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  1. #11
    Mainecoonmaniac's Avatar
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    I thing digital shooters have more out takes because they're not limited to 36 exposures before reloading AND shooting more doesn't increase the cost of the assignment. Am I wrong? There's more time for the photo editor sifting for the Heros.
    “We are buried beneath the weight of information, which is being confused with knowledge; quantity is being confused with abundance and wealth with happiness.
    We are monkeys with money and guns.”

    ― Tom Waits

  2. #12
    jnanian's Avatar
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    Quote Originally Posted by Mainecoonmaniac View Post
    I thing digital shooters have more out takes because they're not limited to 36 exposures before reloading AND shooting more doesn't increase the cost of the assignment. Am I wrong? There's more time for the photo editor sifting for the Heros.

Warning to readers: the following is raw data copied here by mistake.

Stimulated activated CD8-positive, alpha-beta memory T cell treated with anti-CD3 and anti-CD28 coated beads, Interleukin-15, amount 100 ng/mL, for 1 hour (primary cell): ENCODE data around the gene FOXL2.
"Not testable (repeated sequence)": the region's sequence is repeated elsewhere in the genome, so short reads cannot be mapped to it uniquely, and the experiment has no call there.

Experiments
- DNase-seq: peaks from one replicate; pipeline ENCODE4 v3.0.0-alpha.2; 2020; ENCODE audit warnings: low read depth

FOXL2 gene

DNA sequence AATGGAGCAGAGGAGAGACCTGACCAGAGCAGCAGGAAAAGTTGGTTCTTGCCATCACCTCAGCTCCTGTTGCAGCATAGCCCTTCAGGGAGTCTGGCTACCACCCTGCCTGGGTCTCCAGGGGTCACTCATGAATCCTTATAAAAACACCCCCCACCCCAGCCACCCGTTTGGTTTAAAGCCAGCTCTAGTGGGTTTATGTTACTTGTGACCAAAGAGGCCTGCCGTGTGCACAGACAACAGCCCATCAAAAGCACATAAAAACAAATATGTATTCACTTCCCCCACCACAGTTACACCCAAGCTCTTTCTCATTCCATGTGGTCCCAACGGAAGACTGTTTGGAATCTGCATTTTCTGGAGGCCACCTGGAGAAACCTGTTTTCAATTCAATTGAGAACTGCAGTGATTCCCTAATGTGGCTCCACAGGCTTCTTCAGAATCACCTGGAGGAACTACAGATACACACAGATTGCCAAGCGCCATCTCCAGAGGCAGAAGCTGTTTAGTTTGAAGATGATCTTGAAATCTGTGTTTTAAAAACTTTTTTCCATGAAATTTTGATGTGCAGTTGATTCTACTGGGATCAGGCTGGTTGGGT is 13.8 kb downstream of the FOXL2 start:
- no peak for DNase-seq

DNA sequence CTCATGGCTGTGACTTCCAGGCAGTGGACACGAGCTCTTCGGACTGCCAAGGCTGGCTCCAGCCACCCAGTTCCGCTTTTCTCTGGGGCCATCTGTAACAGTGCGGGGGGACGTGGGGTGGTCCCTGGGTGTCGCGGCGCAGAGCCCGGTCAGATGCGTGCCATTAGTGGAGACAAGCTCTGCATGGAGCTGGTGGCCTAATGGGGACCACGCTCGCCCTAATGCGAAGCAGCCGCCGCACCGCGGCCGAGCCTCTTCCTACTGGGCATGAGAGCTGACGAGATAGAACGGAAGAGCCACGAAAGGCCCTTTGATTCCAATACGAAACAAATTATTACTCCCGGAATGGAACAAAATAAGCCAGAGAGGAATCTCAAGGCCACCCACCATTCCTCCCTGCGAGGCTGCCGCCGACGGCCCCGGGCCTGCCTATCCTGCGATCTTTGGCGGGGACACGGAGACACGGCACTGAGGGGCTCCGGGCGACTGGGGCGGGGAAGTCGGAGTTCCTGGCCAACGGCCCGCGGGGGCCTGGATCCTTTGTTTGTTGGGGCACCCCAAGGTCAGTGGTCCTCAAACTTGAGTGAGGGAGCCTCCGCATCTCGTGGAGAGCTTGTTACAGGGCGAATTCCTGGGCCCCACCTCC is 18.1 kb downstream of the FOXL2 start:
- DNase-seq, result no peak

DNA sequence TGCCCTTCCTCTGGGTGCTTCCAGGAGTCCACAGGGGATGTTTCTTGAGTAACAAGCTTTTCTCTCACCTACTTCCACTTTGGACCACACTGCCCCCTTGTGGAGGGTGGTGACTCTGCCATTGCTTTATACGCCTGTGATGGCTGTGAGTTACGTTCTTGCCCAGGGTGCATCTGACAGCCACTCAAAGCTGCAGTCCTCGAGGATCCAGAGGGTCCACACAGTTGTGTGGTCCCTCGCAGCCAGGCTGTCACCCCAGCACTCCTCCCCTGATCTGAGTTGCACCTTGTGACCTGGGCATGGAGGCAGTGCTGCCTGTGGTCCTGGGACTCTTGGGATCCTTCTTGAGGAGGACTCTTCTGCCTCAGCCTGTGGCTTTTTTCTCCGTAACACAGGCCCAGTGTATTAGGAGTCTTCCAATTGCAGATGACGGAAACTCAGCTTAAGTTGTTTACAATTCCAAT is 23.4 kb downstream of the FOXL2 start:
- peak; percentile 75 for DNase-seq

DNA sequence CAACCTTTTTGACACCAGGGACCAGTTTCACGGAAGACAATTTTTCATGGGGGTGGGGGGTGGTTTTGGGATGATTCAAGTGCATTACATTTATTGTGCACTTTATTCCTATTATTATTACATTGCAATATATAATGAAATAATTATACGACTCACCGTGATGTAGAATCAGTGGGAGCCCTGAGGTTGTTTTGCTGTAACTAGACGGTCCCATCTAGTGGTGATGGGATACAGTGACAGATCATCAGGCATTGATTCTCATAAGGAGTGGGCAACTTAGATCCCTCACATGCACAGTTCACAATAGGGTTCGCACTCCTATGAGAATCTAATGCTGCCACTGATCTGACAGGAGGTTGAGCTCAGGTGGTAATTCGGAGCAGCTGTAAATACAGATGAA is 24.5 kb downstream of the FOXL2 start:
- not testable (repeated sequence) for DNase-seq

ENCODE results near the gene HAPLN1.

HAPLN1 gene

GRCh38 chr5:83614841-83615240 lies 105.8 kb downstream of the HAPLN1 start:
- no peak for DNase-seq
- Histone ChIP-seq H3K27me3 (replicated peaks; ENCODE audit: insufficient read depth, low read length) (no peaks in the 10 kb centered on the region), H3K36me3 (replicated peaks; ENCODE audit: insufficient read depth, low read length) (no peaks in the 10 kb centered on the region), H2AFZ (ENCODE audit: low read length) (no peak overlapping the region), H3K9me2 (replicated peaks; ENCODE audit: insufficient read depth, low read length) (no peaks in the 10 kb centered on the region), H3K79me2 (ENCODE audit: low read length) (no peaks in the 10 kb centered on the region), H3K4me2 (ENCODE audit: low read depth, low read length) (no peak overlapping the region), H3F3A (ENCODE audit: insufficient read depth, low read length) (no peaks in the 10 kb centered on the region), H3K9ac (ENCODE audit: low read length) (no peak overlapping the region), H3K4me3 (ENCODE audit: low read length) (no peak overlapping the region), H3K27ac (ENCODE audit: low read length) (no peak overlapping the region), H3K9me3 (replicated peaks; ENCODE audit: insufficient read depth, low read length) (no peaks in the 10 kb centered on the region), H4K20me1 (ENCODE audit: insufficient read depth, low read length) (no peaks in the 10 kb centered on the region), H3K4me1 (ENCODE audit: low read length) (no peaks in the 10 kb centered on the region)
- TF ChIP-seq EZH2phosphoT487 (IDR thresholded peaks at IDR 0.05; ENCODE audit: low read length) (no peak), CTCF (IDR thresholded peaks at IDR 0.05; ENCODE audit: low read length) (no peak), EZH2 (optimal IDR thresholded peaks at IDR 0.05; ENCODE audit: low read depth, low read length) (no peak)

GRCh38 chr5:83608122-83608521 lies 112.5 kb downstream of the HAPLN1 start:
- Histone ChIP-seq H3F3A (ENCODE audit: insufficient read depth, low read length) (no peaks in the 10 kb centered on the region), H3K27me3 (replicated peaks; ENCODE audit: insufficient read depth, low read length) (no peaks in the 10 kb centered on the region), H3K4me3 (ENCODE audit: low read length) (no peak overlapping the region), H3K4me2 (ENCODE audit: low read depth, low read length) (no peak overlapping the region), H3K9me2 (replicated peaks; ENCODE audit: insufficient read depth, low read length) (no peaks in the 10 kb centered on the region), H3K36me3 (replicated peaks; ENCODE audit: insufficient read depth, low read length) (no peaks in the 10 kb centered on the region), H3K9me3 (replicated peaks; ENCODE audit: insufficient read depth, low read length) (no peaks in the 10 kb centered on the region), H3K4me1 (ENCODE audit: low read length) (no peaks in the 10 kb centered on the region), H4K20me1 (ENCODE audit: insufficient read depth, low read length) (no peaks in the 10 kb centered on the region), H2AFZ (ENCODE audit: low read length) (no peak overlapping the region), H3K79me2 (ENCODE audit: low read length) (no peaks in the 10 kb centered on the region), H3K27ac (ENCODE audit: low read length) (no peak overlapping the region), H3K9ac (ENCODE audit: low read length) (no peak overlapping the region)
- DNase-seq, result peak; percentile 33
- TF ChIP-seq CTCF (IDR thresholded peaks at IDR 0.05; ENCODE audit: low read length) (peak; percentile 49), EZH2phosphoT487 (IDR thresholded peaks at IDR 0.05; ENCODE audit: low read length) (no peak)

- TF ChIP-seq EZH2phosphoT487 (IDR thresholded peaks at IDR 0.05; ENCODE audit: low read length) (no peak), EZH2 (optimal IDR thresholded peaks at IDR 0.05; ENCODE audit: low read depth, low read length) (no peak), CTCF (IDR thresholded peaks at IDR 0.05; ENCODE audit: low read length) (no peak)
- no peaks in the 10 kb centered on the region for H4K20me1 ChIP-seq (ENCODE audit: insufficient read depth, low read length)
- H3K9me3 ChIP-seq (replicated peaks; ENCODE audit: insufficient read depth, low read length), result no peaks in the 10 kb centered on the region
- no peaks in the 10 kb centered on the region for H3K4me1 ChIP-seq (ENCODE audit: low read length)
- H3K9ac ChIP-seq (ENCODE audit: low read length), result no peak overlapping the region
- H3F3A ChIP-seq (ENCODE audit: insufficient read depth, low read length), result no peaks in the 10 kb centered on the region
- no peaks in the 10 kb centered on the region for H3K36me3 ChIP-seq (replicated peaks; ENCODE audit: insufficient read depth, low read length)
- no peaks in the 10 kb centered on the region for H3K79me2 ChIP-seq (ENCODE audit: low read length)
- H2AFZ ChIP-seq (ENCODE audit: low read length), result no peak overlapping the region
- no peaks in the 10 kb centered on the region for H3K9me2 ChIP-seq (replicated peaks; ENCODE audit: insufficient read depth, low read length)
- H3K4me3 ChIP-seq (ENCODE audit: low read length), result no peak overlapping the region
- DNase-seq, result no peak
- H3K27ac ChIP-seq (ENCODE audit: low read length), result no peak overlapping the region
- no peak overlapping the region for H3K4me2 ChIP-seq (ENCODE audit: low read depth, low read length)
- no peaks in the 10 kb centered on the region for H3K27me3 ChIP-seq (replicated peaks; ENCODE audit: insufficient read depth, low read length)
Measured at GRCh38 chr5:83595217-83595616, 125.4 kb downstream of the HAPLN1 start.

volume shooting has been part of the NG ethos before digital was invented ..

    when i was in college my roomate's friend from home was a well known NG photographer
    i can't remember the name, and even if you say " its so-and-so" i wouldn't have had a clue who it was
    so i would just say " okay" ... anyways this was in about 1986? or so and i was told by the daughter
    that for every 1 keeper her dad shoots about 10,000 exposures ...

  3. #13
    cliveh's Avatar
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    I think the machine gun technique has nothing to do with good photography, or capturing a good shot.

    “The contemplation of things as they are, without error or confusion, without substitution or imposture, is in itself a nobler thing than a whole harvest of invention”

    Francis Bacon

  4. #14
    markbarendt's Avatar
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    Quote Originally Posted by Mainecoonmaniac View Post